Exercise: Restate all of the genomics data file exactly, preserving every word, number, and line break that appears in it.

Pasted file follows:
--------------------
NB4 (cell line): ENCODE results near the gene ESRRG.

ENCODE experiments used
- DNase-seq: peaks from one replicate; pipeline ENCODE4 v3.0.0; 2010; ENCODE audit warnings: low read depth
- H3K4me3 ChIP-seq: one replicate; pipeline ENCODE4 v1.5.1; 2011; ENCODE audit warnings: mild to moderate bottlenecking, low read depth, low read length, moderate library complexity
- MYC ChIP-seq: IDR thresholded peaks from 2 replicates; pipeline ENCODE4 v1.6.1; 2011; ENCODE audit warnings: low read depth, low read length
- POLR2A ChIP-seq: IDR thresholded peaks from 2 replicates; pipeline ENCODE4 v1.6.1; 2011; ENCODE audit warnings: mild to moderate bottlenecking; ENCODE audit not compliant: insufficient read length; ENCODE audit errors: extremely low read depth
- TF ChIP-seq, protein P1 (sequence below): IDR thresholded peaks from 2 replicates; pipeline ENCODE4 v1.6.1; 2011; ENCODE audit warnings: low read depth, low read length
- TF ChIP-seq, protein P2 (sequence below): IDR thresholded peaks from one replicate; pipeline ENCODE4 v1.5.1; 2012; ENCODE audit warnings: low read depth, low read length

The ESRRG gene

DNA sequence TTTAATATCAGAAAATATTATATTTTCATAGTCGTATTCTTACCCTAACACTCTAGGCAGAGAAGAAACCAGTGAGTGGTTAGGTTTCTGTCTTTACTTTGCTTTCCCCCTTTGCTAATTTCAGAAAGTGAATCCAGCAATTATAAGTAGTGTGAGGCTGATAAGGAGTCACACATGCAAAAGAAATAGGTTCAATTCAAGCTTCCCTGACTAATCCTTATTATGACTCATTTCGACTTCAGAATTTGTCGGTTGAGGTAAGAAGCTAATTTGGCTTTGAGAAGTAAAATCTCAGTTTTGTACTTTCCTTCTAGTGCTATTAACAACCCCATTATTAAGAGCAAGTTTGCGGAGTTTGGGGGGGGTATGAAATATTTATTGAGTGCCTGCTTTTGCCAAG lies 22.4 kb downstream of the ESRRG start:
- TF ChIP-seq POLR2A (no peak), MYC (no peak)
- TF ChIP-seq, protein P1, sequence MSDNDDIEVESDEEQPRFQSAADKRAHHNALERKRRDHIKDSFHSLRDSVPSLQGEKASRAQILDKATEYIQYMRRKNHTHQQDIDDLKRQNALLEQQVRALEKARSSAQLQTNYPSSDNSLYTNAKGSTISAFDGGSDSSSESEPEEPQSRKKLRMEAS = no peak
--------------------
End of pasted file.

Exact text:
NB4 (cell line): ENCODE results near the gene ESRRG.

ENCODE experiments used
- DNase-seq: peaks from one replicate; pipeline ENCODE4 v3.0.0; 2010; ENCODE audit warnings: low read depth
- H3K4me3 ChIP-seq: one replicate; pipeline ENCODE4 v1.5.1; 2011; ENCODE audit warnings: mild to moderate bottlenecking, low read depth, low read length, moderate library complexity
- MYC ChIP-seq: IDR thresholded peaks from 2 replicates; pipeline ENCODE4 v1.6.1; 2011; ENCODE audit warnings: low read depth, low read length
- POLR2A ChIP-seq: IDR thresholded peaks from 2 replicates; pipeline ENCODE4 v1.6.1; 2011; ENCODE audit warnings: mild to moderate bottlenecking; ENCODE audit not compliant: insufficient read length; ENCODE audit errors: extremely low read depth
- TF ChIP-seq, protein P1 (sequence below): IDR thresholded peaks from 2 replicates; pipeline ENCODE4 v1.6.1; 2011; ENCODE audit warnings: low read depth, low read length
- TF ChIP-seq, protein P2 (sequence below): IDR thresholded peaks from one replicate; pipeline ENCODE4 v1.5.1; 2012; ENCODE audit warnings: low read depth, low read length

The ESRRG gene

DNA sequence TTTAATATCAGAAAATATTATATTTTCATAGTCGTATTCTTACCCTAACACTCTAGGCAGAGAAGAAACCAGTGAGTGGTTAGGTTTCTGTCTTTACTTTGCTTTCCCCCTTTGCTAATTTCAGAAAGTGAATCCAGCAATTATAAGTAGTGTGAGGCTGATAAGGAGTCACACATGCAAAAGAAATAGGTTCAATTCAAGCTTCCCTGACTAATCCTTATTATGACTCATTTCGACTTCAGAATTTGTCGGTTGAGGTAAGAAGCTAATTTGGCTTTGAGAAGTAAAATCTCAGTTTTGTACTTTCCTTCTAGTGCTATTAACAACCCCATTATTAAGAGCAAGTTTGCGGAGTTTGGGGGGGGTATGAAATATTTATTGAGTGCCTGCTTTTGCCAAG lies 22.4 kb downstream of the ESRRG start:
- TF ChIP-seq POLR2A (no peak), MYC (no peak)
- TF ChIP-seq, protein P1, sequence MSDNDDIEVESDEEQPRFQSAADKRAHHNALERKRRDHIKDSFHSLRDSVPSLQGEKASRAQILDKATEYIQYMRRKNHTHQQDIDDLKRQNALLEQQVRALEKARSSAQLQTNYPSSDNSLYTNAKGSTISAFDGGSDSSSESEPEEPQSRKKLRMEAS = no peak